Gavin Gibbons, spokesman for the National Fisheries Institute, a Washington-based seafood trade association, says the array of information coming from advocacy groups as well as a study of tuna sushi recently conducted by the New York Times “muddies the waters.”

“Environmental groups end up interjecting themselves into a debate about health,” he says.

Gina Solomon, a physician and senior scientist with the Natural Resources Defense Council, says the FDA’s data and guidelines are vague, so it has fallen on advocacy groups to clarify the guidelines for the public.

“The FDA has not done a good job with testing or providing information to consumers,” she says. “So groups have jumped in with the effort to clarify, which has made it more confusing.”

Oceana recently commissioned a study that tested 94 samples of fish and sushi from 26 cities and found that the average mercury level in the tuna steaks was twice the FDA recommendation of 0.38 parts per million. The group also found that nearly 90 percent of seafood counter personnel had wrong or incomplete information about the FDA mercury warning for women thinking of having children.

“The FDA should be constantly looking at their recommendation,” Ms. Savitz says. “We want people to eat fish, but people have the right to know which fish the government says to avoid.”

FDA spokeswoman Stephanie Kwisnek says the agency is constantly looking at new data but has no plans to change its advisory. She says fish from various parts of the United States are tested annually.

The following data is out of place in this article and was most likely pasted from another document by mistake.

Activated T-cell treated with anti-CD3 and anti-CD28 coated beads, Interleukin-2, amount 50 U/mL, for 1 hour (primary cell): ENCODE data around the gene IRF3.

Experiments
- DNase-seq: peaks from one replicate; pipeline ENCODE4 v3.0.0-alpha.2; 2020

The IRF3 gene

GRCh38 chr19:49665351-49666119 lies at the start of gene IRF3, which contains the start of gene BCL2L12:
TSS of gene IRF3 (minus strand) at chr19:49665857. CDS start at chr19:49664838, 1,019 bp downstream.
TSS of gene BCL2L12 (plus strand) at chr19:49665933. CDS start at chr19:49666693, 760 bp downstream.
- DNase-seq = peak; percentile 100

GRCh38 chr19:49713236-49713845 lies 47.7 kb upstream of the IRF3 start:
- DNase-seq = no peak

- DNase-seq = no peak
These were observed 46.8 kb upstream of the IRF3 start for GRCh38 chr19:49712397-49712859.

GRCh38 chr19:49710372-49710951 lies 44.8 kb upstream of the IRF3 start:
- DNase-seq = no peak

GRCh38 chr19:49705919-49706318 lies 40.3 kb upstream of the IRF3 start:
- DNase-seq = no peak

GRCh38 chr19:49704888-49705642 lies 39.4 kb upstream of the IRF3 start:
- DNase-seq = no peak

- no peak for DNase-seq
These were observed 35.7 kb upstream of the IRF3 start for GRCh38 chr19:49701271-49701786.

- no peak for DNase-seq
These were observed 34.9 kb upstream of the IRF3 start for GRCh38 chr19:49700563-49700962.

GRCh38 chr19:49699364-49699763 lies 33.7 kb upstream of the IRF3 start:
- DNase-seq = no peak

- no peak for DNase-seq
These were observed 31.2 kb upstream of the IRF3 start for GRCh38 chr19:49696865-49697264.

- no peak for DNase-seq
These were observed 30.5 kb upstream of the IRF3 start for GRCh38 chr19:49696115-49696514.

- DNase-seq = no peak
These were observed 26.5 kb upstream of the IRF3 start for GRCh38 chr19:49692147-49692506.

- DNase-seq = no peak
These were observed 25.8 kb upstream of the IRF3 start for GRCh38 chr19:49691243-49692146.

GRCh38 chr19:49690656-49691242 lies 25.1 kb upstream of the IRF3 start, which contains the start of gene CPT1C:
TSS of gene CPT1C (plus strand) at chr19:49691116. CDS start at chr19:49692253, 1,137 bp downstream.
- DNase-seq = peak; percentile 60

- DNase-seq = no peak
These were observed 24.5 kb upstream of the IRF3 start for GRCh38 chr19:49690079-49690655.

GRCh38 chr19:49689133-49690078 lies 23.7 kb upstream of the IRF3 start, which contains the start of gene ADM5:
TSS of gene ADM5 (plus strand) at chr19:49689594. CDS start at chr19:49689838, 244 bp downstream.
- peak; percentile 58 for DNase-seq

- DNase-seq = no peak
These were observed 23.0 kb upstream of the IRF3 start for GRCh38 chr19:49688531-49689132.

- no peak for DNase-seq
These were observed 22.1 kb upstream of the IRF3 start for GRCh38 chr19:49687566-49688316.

Meanwhile, several major grocery-store chains, including Whole Foods, Harris Teeter, Safeway and Trader Joe’s, have posted the FDA/EPA high-risk guidelines in their stores.

The National Resources Defense Council has several cheat sheets available as well. There is a Mercury Toolbox on its Web site (www.nrdc.org), which includes a mercury calculator and a downloadable wallet card identifying how much canned tuna one can eat safely (depending on the diner’s weight). The wallet card also divides fish into categories ranging from low mercury to highest mercury.

The Blue Ocean Institute, an ocean conservation group, sponsors the Fish Phone. Consumers can send text messages to 30644, type the word “fish” as well as the type of the fish in question. Environmental and contaminant information will be texted back to them faster than you can say “California roll.”

Environmental Defense, a scientific nonprofit group, also has a printable guide on its Web site (www.environmental defense.org), outlining the best and worst seafood choices.

“The risk does come down to what kind of fish you are eating and how often,” says Timothy Fitzgerald, a scientist with Environmental Defense’s Oceans program. “If you are eating a lot of fish low in mercury, that is great. We are not trying to discourage people from eating fish. The average American eats about 5 ounces of fish a week. They should be eating 8 to 12. We are trying to educate that there is a possibility of a health risk.”